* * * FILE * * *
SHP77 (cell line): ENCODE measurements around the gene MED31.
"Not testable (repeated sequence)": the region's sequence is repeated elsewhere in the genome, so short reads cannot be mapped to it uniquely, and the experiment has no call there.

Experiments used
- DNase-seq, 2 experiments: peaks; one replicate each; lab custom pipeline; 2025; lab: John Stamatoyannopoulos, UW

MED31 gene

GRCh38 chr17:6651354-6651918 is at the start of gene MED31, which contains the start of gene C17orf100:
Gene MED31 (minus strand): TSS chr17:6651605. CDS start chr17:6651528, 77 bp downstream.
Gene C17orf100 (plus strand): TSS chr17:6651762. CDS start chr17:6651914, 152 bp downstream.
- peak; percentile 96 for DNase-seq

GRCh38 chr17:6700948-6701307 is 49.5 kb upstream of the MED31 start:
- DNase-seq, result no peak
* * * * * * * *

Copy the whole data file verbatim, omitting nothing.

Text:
SHP77 (cell line): ENCODE measurements around the gene MED31.
"Not testable (repeated sequence)": the region's sequence is repeated elsewhere in the genome, so short reads cannot be mapped to it uniquely, and the experiment has no call there.

Experiments used
- DNase-seq, 2 experiments: peaks; one replicate each; lab custom pipeline; 2025; lab: John Stamatoyannopoulos, UW

MED31 gene

GRCh38 chr17:6651354-6651918 is at the start of gene MED31, which contains the start of gene C17orf100:
Gene MED31 (minus strand): TSS chr17:6651605. CDS start chr17:6651528, 77 bp downstream.
Gene C17orf100 (plus strand): TSS chr17:6651762. CDS start chr17:6651914, 152 bp downstream.
- peak; percentile 96 for DNase-seq

GRCh38 chr17:6700948-6701307 is 49.5 kb upstream of the MED31 start:
- DNase-seq, result no peak